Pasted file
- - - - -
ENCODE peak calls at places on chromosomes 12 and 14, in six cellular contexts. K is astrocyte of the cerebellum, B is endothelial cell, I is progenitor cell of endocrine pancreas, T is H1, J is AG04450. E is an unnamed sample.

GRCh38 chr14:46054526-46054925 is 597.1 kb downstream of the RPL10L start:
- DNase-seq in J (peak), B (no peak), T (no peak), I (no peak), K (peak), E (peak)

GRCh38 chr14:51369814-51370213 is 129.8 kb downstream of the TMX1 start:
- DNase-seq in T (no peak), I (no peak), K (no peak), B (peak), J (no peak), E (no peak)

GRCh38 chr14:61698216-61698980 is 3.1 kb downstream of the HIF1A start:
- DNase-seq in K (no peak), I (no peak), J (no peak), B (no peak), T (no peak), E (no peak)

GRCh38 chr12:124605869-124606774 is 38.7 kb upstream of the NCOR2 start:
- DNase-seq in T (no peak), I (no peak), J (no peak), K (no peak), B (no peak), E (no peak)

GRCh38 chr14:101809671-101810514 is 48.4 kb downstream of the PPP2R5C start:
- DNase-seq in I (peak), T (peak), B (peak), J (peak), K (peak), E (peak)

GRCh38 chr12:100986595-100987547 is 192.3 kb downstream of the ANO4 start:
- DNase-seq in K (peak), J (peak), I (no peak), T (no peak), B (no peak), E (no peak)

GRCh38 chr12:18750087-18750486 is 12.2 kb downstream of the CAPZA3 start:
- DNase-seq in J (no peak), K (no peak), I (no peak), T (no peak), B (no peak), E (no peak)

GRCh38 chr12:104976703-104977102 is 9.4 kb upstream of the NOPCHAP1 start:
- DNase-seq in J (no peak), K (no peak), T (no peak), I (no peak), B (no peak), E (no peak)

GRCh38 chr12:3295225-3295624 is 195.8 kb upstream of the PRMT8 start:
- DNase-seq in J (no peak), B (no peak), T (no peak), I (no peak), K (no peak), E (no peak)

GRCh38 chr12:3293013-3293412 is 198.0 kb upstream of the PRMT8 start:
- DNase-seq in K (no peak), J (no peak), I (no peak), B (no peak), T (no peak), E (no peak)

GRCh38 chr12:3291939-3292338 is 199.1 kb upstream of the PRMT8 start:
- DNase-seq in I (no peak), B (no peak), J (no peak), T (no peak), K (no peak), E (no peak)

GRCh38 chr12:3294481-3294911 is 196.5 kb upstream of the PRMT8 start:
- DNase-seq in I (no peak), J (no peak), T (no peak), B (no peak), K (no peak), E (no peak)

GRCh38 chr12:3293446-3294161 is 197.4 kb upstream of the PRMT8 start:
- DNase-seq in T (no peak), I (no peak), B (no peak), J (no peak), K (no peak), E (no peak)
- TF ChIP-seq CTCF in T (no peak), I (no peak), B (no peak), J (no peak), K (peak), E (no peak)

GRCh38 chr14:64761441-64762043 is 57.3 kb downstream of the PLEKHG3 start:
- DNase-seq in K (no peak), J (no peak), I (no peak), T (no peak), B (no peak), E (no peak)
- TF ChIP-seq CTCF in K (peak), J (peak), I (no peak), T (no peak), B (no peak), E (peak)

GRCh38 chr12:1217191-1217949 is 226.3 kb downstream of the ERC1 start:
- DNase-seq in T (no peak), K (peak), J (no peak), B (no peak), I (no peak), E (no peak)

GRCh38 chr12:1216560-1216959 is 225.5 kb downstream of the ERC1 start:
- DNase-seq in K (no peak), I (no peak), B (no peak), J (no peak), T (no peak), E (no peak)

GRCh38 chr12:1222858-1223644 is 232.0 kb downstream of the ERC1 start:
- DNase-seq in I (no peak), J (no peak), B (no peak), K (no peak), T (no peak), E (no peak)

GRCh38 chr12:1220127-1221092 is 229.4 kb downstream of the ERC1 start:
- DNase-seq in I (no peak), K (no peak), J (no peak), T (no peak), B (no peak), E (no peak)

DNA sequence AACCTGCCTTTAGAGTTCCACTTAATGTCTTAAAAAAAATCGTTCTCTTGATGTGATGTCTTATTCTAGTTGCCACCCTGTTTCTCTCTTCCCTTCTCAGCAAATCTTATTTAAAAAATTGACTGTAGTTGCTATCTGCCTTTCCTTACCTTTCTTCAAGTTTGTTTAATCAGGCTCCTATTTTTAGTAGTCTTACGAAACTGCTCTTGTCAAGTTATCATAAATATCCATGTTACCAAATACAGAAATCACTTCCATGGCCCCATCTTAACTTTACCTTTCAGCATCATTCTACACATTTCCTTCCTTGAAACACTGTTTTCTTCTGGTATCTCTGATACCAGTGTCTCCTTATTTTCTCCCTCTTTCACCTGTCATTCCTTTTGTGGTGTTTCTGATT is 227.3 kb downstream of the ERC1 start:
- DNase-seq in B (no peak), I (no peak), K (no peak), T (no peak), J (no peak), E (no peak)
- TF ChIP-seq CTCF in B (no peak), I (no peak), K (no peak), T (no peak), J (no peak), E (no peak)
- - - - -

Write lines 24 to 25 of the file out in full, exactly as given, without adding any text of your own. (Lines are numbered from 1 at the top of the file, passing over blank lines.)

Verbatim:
GRCh38 chr12:3294481-3294911 is 196.5 kb upstream of the PRMT8 start:
- DNase-seq in I (no peak), J (no peak), T (no peak), B (no peak), K (no peak), E (no peak)